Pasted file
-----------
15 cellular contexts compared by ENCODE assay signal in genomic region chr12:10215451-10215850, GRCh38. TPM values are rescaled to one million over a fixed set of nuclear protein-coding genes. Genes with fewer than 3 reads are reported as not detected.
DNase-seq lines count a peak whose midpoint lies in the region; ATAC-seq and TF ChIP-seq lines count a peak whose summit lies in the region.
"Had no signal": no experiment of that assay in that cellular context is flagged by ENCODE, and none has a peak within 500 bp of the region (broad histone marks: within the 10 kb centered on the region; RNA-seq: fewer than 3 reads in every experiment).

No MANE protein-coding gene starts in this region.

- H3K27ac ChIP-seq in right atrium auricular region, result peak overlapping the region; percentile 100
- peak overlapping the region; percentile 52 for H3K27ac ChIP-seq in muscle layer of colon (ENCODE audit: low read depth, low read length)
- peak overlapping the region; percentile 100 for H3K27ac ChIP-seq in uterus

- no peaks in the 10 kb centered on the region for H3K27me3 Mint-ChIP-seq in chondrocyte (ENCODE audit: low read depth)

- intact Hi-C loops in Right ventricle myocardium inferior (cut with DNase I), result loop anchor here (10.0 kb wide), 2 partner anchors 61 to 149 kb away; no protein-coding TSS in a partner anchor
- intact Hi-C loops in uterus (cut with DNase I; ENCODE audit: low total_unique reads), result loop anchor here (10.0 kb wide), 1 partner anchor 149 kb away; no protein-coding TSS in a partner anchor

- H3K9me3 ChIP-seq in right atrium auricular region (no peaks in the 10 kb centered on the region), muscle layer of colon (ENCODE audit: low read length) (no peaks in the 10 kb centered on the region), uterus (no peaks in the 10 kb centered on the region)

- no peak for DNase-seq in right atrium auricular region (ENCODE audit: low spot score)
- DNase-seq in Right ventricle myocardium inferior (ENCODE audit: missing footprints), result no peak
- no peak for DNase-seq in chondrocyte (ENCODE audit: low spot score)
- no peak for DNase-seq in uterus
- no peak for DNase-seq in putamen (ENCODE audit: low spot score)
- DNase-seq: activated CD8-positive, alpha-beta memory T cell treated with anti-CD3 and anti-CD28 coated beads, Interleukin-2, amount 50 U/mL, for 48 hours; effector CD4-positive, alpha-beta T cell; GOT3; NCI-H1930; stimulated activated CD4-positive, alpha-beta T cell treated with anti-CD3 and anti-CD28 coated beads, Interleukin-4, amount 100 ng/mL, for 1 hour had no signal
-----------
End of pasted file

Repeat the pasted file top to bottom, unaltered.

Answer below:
15 cellular contexts compared by ENCODE assay signal in genomic region chr12:10215451-10215850, GRCh38. TPM values are rescaled to one million over a fixed set of nuclear protein-coding genes. Genes with fewer than 3 reads are reported as not detected.
DNase-seq lines count a peak whose midpoint lies in the region; ATAC-seq and TF ChIP-seq lines count a peak whose summit lies in the region.
"Had no signal": no experiment of that assay in that cellular context is flagged by ENCODE, and none has a peak within 500 bp of the region (broad histone marks: within the 10 kb centered on the region; RNA-seq: fewer than 3 reads in every experiment).

No MANE protein-coding gene starts in this region.

- H3K27ac ChIP-seq in right atrium auricular region, result peak overlapping the region; percentile 100
- peak overlapping the region; percentile 52 for H3K27ac ChIP-seq in muscle layer of colon (ENCODE audit: low read depth, low read length)
- peak overlapping the region; percentile 100 for H3K27ac ChIP-seq in uterus

- no peaks in the 10 kb centered on the region for H3K27me3 Mint-ChIP-seq in chondrocyte (ENCODE audit: low read depth)

- intact Hi-C loops in Right ventricle myocardium inferior (cut with DNase I), result loop anchor here (10.0 kb wide), 2 partner anchors 61 to 149 kb away; no protein-coding TSS in a partner anchor
- intact Hi-C loops in uterus (cut with DNase I; ENCODE audit: low total_unique reads), result loop anchor here (10.0 kb wide), 1 partner anchor 149 kb away; no protein-coding TSS in a partner anchor

- H3K9me3 ChIP-seq in right atrium auricular region (no peaks in the 10 kb centered on the region), muscle layer of colon (ENCODE audit: low read length) (no peaks in the 10 kb centered on the region), uterus (no peaks in the 10 kb centered on the region)

- no peak for DNase-seq in right atrium auricular region (ENCODE audit: low spot score)
- DNase-seq in Right ventricle myocardium inferior (ENCODE audit: missing footprints), result no peak
- no peak for DNase-seq in chondrocyte (ENCODE audit: low spot score)
- no peak for DNase-seq in uterus
- no peak for DNase-seq in putamen (ENCODE audit: low spot score)
- DNase-seq: activated CD8-positive, alpha-beta memory T cell treated with anti-CD3 and anti-CD28 coated beads, Interleukin-2, amount 50 U/mL, for 48 hours; effector CD4-positive, alpha-beta T cell; GOT3; NCI-H1930; stimulated activated CD4-positive, alpha-beta T cell treated with anti-CD3 and anti-CD28 coated beads, Interleukin-4, amount 100 ng/mL, for 1 hour had no signal